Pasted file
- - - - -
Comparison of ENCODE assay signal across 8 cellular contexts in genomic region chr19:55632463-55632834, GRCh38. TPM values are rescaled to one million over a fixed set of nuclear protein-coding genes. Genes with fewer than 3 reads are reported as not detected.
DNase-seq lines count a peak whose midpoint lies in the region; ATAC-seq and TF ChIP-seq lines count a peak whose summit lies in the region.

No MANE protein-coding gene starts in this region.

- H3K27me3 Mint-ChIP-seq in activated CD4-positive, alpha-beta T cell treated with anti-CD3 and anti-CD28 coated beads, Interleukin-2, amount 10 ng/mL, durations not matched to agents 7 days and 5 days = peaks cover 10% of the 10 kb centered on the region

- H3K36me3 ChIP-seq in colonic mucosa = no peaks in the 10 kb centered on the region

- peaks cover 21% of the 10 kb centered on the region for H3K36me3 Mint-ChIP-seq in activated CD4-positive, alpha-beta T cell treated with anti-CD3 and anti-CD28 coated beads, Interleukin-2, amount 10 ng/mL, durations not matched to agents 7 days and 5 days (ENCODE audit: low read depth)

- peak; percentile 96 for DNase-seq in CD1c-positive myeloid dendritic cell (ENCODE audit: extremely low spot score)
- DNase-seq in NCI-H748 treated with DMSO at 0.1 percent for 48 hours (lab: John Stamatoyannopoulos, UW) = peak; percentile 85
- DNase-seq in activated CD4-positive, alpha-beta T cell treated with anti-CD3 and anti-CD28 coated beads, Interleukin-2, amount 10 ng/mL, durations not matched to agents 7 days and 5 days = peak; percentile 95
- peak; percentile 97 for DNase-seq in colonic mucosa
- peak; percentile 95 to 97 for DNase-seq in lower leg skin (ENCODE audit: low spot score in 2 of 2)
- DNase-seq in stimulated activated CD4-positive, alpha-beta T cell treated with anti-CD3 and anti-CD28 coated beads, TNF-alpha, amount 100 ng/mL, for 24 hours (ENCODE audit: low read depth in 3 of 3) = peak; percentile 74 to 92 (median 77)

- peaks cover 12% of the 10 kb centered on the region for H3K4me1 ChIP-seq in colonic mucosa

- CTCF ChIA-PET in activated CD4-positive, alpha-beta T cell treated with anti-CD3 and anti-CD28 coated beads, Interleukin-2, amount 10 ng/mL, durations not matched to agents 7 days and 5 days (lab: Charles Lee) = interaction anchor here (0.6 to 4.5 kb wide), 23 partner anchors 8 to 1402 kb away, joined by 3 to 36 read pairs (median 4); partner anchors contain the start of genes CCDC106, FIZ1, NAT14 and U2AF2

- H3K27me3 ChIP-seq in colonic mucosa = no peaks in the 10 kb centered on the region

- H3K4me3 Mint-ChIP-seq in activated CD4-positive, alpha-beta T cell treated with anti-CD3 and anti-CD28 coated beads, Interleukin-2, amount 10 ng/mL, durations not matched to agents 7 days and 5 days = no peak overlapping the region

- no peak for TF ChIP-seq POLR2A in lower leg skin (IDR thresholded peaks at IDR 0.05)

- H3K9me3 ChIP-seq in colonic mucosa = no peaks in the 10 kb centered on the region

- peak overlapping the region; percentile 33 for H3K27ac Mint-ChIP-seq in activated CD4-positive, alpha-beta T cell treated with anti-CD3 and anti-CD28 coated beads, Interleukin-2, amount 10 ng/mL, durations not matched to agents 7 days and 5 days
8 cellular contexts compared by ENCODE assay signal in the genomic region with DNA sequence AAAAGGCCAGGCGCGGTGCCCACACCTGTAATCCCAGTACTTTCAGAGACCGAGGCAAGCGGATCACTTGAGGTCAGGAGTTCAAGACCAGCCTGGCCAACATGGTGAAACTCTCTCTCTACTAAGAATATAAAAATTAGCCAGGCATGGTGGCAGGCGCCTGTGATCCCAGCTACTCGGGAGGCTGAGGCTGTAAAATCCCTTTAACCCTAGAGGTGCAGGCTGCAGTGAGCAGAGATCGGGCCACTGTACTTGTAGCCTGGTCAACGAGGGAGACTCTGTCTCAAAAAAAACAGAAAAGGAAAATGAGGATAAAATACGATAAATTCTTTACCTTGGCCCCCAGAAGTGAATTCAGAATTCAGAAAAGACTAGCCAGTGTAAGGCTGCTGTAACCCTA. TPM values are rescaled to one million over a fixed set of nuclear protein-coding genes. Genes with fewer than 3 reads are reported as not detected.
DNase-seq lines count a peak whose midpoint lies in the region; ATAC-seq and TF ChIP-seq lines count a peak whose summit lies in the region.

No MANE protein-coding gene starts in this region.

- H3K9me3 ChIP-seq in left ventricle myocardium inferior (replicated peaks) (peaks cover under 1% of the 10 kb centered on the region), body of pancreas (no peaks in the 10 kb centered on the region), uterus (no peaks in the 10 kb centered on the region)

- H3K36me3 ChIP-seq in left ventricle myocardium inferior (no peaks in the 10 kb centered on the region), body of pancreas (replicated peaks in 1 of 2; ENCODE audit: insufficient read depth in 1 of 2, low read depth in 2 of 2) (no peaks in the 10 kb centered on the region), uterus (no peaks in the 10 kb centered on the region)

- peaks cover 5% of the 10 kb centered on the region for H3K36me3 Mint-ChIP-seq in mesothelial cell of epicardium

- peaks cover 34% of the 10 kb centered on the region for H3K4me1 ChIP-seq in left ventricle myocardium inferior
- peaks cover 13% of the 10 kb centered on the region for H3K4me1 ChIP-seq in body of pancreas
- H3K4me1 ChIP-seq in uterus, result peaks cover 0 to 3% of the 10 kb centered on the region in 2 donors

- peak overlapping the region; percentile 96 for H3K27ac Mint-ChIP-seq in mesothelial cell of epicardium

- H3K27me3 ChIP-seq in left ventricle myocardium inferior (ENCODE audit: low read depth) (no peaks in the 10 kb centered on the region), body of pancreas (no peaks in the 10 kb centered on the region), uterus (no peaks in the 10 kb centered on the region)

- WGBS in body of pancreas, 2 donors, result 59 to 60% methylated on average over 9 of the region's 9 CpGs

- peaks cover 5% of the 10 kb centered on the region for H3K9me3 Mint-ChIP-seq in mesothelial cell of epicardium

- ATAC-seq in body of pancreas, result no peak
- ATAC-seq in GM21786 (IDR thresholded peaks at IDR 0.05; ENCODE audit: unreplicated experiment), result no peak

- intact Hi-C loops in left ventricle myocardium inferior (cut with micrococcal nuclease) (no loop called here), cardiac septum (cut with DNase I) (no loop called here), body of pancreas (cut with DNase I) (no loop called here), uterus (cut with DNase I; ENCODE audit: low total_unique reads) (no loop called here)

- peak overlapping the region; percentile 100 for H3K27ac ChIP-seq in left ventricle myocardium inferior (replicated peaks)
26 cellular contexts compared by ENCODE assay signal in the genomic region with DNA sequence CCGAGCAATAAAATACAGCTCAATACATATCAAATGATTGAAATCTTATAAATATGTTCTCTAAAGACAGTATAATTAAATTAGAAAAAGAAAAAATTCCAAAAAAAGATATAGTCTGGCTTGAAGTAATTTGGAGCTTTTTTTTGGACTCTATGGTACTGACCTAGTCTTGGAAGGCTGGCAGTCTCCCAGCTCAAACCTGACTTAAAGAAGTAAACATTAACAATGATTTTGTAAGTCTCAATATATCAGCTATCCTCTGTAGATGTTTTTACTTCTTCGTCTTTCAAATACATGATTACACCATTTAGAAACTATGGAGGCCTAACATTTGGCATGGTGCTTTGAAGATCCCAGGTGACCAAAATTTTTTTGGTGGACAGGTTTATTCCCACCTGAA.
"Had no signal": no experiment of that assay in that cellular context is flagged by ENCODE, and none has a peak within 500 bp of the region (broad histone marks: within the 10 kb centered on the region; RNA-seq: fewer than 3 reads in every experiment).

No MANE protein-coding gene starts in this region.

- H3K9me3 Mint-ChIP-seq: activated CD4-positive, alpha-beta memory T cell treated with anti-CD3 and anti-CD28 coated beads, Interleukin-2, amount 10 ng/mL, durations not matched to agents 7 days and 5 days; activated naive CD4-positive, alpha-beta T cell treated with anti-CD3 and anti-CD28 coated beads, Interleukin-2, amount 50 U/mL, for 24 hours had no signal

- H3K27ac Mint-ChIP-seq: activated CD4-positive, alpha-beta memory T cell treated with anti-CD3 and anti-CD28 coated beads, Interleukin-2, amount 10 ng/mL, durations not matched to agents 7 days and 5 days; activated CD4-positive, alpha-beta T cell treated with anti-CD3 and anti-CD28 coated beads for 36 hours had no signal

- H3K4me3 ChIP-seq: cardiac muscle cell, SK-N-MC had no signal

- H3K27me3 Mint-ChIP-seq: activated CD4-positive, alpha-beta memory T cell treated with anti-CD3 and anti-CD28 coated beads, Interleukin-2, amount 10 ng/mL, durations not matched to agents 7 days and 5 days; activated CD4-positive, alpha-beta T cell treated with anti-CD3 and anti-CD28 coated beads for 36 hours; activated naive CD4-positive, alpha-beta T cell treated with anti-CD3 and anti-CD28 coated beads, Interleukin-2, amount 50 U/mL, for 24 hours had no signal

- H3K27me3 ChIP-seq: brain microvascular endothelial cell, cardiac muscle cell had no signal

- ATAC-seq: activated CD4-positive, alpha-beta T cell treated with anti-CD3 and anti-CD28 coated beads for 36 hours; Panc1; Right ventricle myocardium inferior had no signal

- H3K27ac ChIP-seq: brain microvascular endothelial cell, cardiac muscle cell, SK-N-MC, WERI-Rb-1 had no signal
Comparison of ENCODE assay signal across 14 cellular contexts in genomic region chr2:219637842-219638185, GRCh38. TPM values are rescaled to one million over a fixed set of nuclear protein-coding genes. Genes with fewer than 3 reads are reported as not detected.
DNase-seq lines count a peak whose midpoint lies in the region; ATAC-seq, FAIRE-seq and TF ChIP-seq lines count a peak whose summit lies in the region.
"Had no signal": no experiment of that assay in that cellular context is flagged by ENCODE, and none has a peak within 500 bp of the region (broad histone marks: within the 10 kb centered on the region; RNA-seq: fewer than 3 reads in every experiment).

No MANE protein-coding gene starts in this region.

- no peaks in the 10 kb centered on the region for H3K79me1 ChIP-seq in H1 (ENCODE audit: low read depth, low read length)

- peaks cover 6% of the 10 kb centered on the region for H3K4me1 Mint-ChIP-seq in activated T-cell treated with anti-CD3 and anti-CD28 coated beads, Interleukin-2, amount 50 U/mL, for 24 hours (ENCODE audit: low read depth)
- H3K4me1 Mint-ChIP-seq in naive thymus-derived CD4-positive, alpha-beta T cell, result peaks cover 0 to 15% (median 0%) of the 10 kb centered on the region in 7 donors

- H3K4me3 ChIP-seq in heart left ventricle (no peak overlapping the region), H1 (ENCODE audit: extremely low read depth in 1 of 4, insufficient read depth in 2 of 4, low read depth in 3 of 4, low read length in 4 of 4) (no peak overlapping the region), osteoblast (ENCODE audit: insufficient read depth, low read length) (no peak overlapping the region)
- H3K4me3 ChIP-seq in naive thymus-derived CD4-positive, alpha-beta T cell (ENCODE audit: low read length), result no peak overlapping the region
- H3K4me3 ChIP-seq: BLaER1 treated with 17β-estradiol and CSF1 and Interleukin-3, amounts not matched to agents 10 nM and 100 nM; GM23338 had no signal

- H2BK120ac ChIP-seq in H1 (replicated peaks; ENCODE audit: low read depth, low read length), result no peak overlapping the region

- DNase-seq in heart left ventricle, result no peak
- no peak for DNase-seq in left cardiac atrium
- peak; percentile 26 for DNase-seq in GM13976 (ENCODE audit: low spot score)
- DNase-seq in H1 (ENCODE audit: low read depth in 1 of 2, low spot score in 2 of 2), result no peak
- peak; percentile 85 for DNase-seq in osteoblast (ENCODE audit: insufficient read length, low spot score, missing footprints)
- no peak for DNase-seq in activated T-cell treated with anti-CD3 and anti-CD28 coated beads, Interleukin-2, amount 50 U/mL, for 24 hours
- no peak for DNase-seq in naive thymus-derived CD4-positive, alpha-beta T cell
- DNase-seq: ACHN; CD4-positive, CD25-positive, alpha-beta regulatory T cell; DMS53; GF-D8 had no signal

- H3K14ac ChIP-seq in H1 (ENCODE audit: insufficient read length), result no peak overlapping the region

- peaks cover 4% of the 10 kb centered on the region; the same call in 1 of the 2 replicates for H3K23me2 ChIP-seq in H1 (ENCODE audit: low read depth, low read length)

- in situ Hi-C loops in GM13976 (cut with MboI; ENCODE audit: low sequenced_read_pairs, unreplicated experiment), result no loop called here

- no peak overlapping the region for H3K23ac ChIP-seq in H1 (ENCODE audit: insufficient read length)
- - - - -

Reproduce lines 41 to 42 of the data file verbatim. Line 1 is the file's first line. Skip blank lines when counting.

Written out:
- H3K27ac Mint-ChIP-seq: activated CD4-positive, alpha-beta memory T cell treated with anti-CD3 and anti-CD28 coated beads, Interleukin-2, amount 10 ng/mL, durations not matched to agents 7 days and 5 days; activated CD4-positive, alpha-beta T cell treated with anti-CD3 and anti-CD28 coated beads for 36 hours had no signal

- H3K4me3 ChIP-seq: cardiac muscle cell, SK-N-MC had no signal